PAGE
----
Can I Get Rid of Income Taxes Through Bankruptcy? The answer to that question depends on which chapter of bankruptcy you are eligible for and whether the taxes meet the discharge criteria.
In general, your income taxes must meet the following criteria to be discharged:
- There must be at least three years since the due date for the taxes.
- For example, if the due date for your 2014 tax return was April 15, 2015 then there has been at least three years since that due date so the first criteria has been met.
- Note that if you had a bankruptcy during the past three years then that “tolls” the time period … that is you can’t count the time during which you were in a bankruptcy within the three year time period.
- You must have filed the return at least two years ago.
- If the taxing authority (IRS, MODOR, KSDOR, etc.) filed a “return” on your behalf then that doesn’t qualify as a “return” and thus would not meet the second criteria.
- There also might be an issue if you filed a late return if the taxing authority “assessed” your tax liability prior to your late filed returned. “Assessment” basically means the taxing authority has determined the “correct” amount of taxes you owe, which might be different than what you calculated on your filed return. This happens often when there is a miscalculation of the income or taxes, or if you had forgotten to include some income which got reported to the taxing authority.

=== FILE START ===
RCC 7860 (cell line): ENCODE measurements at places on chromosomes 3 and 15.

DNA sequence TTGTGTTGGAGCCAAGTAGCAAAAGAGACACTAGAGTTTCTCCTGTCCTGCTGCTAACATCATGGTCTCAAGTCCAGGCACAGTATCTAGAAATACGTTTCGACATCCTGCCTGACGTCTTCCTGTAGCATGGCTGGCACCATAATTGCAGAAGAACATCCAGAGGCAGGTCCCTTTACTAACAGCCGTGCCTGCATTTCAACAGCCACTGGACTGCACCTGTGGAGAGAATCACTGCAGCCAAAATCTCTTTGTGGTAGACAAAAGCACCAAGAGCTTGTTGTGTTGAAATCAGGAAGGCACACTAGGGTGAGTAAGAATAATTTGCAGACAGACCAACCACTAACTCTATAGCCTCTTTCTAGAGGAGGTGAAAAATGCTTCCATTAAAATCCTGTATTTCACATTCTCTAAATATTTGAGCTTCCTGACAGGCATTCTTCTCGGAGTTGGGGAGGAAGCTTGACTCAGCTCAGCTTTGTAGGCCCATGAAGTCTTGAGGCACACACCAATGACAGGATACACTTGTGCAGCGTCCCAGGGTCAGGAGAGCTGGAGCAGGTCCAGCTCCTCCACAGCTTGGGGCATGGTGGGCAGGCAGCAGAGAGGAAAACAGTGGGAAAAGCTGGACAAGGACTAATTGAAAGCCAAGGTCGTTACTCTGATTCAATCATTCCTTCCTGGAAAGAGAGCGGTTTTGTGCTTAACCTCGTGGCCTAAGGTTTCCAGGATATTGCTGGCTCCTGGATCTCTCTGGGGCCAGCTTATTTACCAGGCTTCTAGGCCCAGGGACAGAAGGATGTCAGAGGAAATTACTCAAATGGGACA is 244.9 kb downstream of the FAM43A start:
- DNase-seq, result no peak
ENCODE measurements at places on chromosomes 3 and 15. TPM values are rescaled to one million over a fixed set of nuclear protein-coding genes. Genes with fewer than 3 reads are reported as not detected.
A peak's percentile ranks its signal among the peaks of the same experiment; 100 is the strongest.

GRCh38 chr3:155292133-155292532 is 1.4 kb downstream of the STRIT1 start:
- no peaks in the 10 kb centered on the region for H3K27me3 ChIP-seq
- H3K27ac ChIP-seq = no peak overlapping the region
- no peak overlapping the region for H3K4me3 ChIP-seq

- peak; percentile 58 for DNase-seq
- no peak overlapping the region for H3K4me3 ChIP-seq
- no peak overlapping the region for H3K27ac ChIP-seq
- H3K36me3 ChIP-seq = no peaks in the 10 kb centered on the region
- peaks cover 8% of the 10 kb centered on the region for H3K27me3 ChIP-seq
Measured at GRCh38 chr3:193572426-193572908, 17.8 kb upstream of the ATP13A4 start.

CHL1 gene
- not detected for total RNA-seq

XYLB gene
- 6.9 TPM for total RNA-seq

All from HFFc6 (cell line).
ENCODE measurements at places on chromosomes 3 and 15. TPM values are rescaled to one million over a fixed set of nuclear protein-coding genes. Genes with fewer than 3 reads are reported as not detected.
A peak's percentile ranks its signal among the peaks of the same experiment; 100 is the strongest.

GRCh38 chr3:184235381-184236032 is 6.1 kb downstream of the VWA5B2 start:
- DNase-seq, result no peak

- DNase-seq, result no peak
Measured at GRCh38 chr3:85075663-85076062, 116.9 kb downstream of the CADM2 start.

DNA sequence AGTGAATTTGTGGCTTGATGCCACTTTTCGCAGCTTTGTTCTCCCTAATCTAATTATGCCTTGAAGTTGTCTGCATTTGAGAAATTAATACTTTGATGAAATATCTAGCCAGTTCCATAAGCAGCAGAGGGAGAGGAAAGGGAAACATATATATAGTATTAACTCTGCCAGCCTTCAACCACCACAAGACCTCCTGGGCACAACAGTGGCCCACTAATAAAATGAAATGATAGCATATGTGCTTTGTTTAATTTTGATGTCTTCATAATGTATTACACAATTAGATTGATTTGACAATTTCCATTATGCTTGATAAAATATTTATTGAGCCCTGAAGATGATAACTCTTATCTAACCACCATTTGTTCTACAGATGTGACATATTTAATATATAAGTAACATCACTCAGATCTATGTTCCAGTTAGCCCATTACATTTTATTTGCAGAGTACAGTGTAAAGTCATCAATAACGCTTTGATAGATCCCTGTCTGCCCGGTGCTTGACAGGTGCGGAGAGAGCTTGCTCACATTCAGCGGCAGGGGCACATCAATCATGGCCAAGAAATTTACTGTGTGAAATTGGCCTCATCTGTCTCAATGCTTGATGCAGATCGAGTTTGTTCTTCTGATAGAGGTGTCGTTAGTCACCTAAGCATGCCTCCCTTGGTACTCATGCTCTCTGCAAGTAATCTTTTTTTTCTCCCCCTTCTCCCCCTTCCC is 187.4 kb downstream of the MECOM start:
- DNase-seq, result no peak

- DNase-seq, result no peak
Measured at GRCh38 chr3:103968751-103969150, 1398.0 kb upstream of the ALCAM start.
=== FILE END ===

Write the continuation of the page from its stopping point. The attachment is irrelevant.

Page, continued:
- The taxing authority must not have “assessed” any new taxes within the 240 days prior to the date of filing for bankruptcy.
You also must not have intentionally tried to evade taxes or filed fraudulent tax returns.
Income Taxes in Chapter 7 Bankruptcy
If you are eligible for Chapter 7 Bankruptcy and you have income taxes which qualify for discharge, then those liabilities will be discharged when the Discharge Order comes through. There is no report which shows which taxes are discharged and which are not discharged … if the taxes are dischargeable then they will be discharged and if the taxes are not dischargeable then they will not be discharged. That’s not a very definite answer, but it’s the best answer anyone can give you because that is just how it works in bankruptcy. The taxing authority will determine which taxes are dischargeable and which are not based on the discharge criteria and the information they have on file regarding those taxes.
If you have non-dischargeable taxes in a Chapter 7 Bankruptcy you will still owe those taxes after the Discharge Order comes through and will want to work out a payment plan with the taxing authority involved.
Income Taxes in a Chapter 13 Bankruptcy
If you have non-dischargeable taxes in a Chapter 13 Bankruptcy, you have to propose a payment plan which will completely pay off those taxes over the life of the plan.
If you have dischargeable taxes in a Chapter 13 Bankruptcy, you’ll end up paying somewhere between 0% to 100% of those taxes depending on if you have any non-exempt equity in assets (e.g., house, vehicles, etc.) and/or have any disposable income. If any dischargeable taxes are not paid in full through your plan then those will be discharged at the end of your plan.
By Errin Stowell, W M Law Attorney